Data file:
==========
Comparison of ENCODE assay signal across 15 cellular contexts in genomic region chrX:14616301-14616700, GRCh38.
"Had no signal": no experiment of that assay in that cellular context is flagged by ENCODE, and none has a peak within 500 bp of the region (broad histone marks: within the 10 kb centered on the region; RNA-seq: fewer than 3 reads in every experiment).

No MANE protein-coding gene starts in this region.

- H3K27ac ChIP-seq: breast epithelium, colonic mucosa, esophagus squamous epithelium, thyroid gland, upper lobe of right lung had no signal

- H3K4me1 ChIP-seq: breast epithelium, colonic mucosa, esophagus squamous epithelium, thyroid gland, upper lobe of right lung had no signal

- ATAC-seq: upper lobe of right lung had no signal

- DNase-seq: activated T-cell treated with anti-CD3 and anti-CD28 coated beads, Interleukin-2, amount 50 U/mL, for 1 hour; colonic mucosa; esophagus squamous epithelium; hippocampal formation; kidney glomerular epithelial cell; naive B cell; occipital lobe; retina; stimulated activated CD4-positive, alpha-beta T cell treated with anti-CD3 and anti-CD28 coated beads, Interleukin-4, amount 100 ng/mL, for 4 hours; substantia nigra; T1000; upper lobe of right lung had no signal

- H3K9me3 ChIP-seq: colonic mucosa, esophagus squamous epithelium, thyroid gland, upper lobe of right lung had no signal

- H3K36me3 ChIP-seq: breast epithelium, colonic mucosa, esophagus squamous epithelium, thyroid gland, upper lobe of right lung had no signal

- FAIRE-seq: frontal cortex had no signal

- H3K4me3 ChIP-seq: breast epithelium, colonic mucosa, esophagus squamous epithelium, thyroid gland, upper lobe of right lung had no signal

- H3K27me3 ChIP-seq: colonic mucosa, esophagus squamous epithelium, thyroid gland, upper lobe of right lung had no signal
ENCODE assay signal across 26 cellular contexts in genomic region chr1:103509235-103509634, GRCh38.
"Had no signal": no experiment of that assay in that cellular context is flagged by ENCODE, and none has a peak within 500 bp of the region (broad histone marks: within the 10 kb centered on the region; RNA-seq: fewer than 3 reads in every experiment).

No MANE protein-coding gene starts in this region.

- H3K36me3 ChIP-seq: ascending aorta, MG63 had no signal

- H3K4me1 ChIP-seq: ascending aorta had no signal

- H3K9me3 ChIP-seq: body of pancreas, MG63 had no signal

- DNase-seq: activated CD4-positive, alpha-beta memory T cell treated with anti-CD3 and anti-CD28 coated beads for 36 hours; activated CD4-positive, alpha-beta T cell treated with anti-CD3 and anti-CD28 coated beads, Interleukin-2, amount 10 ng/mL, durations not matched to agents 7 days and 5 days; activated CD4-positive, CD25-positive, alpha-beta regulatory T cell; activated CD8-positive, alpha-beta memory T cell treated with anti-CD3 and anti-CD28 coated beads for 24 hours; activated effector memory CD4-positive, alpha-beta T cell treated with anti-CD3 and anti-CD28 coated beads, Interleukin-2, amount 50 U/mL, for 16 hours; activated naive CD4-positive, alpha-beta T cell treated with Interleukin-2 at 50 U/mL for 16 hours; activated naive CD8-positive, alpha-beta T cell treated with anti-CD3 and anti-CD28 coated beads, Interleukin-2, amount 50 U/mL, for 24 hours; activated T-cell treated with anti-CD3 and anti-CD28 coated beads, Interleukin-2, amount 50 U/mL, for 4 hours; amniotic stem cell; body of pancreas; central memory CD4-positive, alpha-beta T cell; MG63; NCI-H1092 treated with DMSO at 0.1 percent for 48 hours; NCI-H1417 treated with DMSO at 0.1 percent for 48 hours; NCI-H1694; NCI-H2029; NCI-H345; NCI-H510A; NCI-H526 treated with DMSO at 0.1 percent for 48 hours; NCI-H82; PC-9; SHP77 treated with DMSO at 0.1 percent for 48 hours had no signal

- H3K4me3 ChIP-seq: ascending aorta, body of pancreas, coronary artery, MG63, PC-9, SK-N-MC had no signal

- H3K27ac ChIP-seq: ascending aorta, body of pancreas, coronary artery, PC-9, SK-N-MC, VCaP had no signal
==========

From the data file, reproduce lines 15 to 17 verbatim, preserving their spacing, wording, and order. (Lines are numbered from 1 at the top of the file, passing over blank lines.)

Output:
No MANE protein-coding gene starts in this region.

- H3K36me3 ChIP-seq: ascending aorta, MG63 had no signal

- H3K4me1 ChIP-seq: ascending aorta had no signal